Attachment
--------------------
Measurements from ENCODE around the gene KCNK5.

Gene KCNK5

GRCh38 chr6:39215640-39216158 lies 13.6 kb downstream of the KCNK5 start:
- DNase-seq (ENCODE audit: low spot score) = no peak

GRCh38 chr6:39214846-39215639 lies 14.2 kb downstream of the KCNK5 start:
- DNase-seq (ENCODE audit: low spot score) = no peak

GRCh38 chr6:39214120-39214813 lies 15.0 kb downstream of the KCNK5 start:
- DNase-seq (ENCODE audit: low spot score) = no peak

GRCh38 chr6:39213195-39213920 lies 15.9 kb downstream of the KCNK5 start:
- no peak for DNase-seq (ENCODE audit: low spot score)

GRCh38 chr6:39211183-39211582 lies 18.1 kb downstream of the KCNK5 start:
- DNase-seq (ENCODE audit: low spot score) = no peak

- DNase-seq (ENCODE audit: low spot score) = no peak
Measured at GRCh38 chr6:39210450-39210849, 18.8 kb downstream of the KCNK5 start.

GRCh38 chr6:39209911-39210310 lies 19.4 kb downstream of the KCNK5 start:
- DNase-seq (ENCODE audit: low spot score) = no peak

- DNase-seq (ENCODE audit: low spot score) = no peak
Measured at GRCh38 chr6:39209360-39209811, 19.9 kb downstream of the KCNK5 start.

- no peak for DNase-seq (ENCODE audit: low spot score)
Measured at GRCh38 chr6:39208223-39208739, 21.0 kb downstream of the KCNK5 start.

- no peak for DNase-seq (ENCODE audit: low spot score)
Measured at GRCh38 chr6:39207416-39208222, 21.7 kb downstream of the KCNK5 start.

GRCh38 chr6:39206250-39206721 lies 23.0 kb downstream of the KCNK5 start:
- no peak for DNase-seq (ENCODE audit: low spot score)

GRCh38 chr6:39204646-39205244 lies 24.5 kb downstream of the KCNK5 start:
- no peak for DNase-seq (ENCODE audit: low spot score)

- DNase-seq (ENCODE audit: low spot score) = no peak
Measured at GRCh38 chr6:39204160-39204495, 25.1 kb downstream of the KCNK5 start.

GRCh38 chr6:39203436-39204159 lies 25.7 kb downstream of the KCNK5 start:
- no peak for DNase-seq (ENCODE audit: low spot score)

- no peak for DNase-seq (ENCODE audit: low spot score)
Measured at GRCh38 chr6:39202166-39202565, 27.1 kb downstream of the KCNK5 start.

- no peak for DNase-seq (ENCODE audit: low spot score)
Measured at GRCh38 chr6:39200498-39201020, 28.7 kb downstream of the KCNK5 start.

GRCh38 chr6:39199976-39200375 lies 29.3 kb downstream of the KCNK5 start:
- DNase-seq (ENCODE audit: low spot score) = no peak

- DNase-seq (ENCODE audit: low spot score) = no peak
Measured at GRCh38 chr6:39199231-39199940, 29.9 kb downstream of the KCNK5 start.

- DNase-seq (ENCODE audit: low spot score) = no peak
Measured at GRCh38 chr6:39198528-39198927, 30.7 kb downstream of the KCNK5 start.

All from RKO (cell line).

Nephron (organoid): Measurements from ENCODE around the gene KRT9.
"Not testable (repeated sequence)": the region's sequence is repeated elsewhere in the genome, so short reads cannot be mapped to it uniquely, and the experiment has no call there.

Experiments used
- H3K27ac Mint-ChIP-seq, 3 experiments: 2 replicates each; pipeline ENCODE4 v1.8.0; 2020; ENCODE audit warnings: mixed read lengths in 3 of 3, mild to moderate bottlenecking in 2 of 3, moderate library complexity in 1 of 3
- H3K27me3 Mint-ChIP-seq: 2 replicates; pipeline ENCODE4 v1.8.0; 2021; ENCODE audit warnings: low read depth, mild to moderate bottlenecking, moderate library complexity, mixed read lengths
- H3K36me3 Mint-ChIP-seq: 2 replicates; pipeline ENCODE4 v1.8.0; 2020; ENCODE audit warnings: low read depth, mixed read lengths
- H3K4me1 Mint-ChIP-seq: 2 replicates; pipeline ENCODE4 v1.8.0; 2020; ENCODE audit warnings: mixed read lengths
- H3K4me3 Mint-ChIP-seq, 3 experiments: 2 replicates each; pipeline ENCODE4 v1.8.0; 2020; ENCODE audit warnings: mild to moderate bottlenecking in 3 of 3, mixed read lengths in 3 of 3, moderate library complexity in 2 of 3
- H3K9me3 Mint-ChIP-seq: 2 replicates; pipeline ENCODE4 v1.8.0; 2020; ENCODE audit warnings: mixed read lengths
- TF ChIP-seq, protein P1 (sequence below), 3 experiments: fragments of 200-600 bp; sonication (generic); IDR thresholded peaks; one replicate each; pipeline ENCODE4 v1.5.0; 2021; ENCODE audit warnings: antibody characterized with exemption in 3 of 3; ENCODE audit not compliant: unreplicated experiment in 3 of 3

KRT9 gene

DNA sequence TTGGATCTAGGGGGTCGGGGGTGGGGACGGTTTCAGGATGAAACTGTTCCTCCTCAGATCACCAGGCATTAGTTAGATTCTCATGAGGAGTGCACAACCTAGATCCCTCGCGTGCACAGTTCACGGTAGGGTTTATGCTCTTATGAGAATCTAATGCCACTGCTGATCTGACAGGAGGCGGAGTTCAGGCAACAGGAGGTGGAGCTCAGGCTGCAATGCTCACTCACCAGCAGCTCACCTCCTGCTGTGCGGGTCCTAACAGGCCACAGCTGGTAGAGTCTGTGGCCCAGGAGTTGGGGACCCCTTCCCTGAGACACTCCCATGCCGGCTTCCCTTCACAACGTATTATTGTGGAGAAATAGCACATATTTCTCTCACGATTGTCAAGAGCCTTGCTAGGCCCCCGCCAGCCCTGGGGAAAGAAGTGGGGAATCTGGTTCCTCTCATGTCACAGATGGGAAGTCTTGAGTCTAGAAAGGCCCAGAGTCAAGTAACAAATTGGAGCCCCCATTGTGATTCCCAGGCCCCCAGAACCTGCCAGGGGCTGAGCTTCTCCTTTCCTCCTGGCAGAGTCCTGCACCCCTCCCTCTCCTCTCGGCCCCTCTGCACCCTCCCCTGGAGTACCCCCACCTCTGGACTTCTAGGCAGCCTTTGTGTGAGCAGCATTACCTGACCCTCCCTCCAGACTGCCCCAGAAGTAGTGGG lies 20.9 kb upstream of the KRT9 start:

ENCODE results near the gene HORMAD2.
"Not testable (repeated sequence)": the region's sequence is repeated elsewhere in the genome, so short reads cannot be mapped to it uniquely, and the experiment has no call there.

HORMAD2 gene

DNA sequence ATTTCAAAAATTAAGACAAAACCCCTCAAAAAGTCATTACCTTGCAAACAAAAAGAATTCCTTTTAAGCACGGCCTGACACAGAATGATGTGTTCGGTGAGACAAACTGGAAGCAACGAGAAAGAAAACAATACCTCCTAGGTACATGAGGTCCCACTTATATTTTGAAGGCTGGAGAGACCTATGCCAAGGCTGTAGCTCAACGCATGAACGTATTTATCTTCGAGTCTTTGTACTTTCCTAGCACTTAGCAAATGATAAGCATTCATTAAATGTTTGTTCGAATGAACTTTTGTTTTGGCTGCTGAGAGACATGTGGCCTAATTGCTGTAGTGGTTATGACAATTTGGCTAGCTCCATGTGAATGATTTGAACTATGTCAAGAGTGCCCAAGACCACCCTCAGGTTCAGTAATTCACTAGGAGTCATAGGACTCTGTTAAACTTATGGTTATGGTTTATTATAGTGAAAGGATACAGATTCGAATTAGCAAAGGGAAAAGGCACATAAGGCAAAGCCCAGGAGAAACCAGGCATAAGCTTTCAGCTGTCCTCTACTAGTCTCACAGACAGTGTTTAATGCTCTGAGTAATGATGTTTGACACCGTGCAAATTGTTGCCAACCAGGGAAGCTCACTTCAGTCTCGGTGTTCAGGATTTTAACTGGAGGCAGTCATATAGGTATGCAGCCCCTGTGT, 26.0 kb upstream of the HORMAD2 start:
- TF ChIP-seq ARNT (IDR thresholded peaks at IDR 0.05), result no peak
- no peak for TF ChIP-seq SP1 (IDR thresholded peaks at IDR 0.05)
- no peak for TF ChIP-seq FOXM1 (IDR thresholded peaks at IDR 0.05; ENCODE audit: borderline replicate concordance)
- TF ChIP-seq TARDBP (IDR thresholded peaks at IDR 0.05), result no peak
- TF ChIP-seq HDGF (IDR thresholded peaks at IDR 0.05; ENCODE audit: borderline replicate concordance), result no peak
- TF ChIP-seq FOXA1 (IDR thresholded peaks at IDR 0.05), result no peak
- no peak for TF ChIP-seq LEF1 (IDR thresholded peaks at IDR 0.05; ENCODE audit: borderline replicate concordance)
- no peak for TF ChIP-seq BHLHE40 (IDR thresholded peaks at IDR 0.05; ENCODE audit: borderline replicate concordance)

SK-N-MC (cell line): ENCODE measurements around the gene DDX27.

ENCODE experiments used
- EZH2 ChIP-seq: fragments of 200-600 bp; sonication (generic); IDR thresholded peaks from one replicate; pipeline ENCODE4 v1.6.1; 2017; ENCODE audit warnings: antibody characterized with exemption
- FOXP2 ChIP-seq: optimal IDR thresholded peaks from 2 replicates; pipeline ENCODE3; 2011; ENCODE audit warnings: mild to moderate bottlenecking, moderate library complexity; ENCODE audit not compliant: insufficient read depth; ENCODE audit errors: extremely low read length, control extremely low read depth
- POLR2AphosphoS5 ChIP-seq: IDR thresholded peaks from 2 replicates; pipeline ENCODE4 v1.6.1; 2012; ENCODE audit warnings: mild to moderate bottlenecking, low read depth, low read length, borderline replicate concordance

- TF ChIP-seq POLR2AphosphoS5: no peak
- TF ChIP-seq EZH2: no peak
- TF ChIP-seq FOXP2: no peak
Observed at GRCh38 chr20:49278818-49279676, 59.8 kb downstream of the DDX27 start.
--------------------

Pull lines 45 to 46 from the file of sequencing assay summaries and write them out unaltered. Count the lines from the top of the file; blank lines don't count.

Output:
- H3K27ac Mint-ChIP-seq, 3 experiments: 2 replicates each; pipeline ENCODE4 v1.8.0; 2020; ENCODE audit warnings: mixed read lengths in 3 of 3, mild to moderate bottlenecking in 2 of 3, moderate library complexity in 1 of 3
- H3K27me3 Mint-ChIP-seq: 2 replicates; pipeline ENCODE4 v1.8.0; 2021; ENCODE audit warnings: low read depth, mild to moderate bottlenecking, moderate library complexity, mixed read lengths